'"TAR is a tremendous flight of fantasy for those who need to plan a way to escape from this planet or to save it."


Week 2014, June 30- July 6



Landing in Shiraz, Iran

by Alison Bennet


The screen above is showing a random carousel of artworks. The full sequence can be viewed online at

The term 'Bitrate' refers to the rate at which bits, units of digital data, are processed over time. It is also the name of an exhibition held recently in the Iranian city of Shiraz, curated by Morehshin Allahyari and Mani Nilchiani, two Iranian artists currently based in the U.S.A.


They proposed that Bitrate is more than simply a technical term. It is also a condition that imposes cultural consequences when slow and unreliable internet access creates a slow trickles of contact with global digital culture.


Bitrates was the first exhibition at Dar-ol-Hokoomeh and the first new media art exhibition in Shiraz , ever. HOSTED BY Artist House a new gallery providing a platform for new media practice.


It included artworks by Morehshin Allahyari, Benjamin Bacon, Andrew Blanton, Alex Myers, Brenna Murphy, Ramsey Nasser, Mani Nilchiani, Daniel Rourke, Alfredo Salzar-Caro, & Angela Washko.

legit re-presentation Nick Briz

Dither Studies

Daniel Temkin

Lajamanu Road

Gretta Louw

Alison Bennett spoke to one of the exhibition curators, Morehshin Allahyari and Daniel Rourke, who curated a large selection of GIF works paired with sound loops. Originally conceived as part of Bitrates, an extended version of GIFbites was subsequently exhibited at Dar-ol-Hokoomeh and as an online exhibition.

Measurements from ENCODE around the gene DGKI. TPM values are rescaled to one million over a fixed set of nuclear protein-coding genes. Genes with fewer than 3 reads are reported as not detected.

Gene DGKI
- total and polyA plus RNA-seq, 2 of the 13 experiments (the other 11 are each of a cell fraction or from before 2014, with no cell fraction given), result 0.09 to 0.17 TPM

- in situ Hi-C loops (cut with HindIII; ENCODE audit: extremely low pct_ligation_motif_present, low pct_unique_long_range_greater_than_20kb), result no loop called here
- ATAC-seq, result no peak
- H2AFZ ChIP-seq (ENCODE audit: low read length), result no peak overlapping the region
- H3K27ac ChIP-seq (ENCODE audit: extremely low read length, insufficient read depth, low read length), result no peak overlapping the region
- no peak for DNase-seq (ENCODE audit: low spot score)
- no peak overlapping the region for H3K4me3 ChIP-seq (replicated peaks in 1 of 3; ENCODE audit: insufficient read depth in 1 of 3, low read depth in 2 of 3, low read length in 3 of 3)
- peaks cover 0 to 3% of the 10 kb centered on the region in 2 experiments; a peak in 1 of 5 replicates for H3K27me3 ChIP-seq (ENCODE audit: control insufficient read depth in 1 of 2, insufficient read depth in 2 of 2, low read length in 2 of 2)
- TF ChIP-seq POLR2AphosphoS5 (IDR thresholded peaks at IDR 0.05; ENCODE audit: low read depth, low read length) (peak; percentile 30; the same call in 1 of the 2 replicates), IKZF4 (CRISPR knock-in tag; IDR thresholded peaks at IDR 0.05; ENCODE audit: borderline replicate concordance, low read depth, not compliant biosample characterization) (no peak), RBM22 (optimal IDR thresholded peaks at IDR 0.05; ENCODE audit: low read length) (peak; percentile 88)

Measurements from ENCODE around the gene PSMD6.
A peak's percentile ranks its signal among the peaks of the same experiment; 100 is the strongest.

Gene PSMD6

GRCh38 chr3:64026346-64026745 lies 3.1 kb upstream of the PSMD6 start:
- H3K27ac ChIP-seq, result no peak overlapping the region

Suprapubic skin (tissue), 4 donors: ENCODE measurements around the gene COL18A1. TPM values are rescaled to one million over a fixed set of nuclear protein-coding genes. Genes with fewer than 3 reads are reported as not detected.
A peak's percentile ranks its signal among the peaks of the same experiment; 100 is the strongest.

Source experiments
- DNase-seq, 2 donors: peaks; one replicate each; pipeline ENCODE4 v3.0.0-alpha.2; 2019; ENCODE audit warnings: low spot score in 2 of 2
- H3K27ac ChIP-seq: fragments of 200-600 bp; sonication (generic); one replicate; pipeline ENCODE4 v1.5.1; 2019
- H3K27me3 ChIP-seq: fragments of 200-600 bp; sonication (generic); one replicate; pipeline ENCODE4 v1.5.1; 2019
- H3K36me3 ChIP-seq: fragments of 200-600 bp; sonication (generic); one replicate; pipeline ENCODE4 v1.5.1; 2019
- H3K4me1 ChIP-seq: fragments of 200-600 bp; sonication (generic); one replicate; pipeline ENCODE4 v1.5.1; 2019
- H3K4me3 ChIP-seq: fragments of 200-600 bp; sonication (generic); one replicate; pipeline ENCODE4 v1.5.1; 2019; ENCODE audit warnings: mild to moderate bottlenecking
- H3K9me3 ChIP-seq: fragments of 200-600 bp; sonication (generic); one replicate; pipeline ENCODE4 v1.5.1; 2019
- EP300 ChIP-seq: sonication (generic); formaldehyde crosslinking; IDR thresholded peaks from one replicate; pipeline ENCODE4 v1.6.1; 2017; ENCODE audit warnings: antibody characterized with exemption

AB  Can you tell us briefly what instigated this project and how you went about curating the Bitrates exhibition?


Morehshin Allahyari My friend Mani Nilchiani asked me if I was interested in working with him to co-curate a new media art exhibition in Shiraz for a newly established art gallery called Daralhokoomeh Project (co-founded by Mohsen Hazrati and Milad Forouzandeh). This was a little bit complex, because it was going to be the very first new media art exhibition. So we had to decide what would be the best theme for the show when there is not necessarily much context around the historical and contemporary practices of new media art. We thought the best choice would be to bring together something that could capture a selection of works of artists who use a "variety of digital tools, material, and software in their works to present a specific category and technological aesthetics of new media art; To me, what remains absolutely refreshing about working on this process with Mani, Mohsen, and Daniel specifically for the GIFbites exhibition, was that everyone put their focus on curating and organizing a new media art exhibition, and not a political or stereotypically cultural show just because it’s happening in Iran.




AB So you landed on the concept of Bitrate?


Morehshin Allahyari  Yes! The concept of "bit rate" was where we thought we could draw a line among all these works, every digital art work at one point or the other needs to navigate the bottleneck of 'bits'. Plus, our very own experience of having access to the internet when growing up in Iran; passing through filters, the slowness, and dysfunctional dial up internet to have access to "the other side of the world".